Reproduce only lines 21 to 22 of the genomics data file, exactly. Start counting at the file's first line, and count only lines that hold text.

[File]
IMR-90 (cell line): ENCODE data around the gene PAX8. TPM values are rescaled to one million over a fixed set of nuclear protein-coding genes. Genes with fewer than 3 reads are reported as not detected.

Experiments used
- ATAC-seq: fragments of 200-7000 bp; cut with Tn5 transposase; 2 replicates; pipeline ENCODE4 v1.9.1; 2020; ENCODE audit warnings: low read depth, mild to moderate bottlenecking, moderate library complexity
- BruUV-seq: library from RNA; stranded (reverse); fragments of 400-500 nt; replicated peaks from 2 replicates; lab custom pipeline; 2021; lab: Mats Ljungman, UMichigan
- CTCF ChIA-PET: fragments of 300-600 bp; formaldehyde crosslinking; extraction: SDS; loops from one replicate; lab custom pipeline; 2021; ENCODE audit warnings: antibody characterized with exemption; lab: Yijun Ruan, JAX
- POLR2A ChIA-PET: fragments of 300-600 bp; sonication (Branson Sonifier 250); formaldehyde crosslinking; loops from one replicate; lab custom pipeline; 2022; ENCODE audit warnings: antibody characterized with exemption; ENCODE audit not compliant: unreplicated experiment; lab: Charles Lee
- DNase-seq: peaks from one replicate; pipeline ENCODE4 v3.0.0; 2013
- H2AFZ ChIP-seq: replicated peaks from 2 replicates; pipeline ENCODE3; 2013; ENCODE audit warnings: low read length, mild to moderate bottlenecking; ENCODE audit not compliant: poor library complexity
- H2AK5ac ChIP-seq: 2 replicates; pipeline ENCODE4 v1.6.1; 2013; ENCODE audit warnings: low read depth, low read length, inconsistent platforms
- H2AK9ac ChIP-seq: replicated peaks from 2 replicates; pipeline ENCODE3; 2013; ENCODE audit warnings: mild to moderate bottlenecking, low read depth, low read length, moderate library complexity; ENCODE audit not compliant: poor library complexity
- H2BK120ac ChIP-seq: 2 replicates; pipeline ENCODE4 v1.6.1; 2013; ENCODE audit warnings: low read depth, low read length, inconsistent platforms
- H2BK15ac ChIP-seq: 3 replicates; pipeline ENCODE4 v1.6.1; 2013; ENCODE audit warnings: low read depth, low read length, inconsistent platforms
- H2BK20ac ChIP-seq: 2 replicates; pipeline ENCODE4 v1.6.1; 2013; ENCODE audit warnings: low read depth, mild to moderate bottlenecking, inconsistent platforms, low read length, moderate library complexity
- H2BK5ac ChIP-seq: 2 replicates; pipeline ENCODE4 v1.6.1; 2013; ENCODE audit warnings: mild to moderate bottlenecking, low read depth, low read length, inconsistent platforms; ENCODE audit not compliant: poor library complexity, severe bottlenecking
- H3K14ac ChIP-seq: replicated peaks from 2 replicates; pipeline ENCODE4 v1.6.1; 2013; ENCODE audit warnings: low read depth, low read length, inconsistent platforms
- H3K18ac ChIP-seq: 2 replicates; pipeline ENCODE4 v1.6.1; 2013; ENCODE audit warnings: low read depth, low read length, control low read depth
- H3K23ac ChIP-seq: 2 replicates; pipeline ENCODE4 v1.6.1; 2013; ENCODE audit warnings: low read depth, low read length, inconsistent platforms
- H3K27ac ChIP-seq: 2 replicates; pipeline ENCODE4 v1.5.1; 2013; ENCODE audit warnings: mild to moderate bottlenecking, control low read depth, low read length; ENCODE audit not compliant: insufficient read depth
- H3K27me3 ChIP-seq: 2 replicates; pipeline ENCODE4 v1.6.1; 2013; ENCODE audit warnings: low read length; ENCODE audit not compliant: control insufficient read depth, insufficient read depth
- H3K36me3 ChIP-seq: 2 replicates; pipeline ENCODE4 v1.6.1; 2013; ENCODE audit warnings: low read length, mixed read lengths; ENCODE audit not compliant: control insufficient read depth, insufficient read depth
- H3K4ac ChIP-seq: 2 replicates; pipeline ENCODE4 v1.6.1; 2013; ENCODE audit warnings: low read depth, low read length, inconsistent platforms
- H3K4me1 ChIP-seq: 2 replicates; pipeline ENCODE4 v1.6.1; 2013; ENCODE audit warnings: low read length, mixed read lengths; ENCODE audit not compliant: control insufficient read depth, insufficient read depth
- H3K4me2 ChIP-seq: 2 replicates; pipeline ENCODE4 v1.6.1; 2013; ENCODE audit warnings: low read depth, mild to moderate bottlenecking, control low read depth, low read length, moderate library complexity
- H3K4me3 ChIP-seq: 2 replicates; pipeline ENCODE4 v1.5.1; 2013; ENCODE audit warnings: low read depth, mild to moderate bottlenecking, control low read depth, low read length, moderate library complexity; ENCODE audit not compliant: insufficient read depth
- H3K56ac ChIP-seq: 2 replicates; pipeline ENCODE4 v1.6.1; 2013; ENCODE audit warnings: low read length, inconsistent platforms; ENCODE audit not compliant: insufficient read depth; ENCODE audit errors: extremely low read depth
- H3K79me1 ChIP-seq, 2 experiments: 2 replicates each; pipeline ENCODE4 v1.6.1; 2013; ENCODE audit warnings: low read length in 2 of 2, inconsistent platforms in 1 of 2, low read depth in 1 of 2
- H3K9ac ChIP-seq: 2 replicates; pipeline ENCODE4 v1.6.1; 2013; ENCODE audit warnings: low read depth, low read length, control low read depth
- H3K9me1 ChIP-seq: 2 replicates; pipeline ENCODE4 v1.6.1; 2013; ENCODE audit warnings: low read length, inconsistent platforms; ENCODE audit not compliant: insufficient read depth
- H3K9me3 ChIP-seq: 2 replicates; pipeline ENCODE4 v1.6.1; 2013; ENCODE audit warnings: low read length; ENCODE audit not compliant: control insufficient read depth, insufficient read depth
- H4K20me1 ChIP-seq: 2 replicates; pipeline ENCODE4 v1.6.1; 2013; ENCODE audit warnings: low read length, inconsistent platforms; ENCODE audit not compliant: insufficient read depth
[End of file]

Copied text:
- H3K4ac ChIP-seq: 2 replicates; pipeline ENCODE4 v1.6.1; 2013; ENCODE audit warnings: low read depth, low read length, inconsistent platforms
- H3K4me1 ChIP-seq: 2 replicates; pipeline ENCODE4 v1.6.1; 2013; ENCODE audit warnings: low read length, mixed read lengths; ENCODE audit not compliant: control insufficient read depth, insufficient read depth